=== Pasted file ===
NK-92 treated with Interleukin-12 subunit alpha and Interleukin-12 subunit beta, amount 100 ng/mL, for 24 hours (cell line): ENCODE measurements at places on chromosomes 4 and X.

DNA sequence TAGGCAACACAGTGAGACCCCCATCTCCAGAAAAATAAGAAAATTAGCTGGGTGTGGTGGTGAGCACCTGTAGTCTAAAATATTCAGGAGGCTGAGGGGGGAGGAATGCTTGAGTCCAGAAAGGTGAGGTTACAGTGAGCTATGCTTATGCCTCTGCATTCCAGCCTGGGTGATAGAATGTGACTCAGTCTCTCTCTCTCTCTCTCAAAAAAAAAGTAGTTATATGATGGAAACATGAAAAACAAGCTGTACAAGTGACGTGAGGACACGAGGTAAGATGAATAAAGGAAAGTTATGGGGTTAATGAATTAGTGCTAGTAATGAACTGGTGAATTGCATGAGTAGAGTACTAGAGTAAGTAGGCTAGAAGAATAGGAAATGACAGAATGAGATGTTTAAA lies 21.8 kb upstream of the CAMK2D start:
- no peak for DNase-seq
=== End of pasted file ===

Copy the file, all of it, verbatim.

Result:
NK-92 treated with Interleukin-12 subunit alpha and Interleukin-12 subunit beta, amount 100 ng/mL, for 24 hours (cell line): ENCODE measurements at places on chromosomes 4 and X.

DNA sequence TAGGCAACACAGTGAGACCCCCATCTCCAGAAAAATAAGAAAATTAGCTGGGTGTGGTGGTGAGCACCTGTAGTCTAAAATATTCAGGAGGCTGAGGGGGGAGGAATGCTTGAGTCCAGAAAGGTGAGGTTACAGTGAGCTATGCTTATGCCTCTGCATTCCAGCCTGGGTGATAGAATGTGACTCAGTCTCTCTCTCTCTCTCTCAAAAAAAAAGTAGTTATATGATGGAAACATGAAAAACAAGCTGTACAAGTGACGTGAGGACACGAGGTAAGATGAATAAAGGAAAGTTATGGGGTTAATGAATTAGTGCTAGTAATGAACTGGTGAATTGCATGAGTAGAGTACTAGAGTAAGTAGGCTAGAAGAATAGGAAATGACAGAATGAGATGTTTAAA lies 21.8 kb upstream of the CAMK2D start:
- no peak for DNase-seq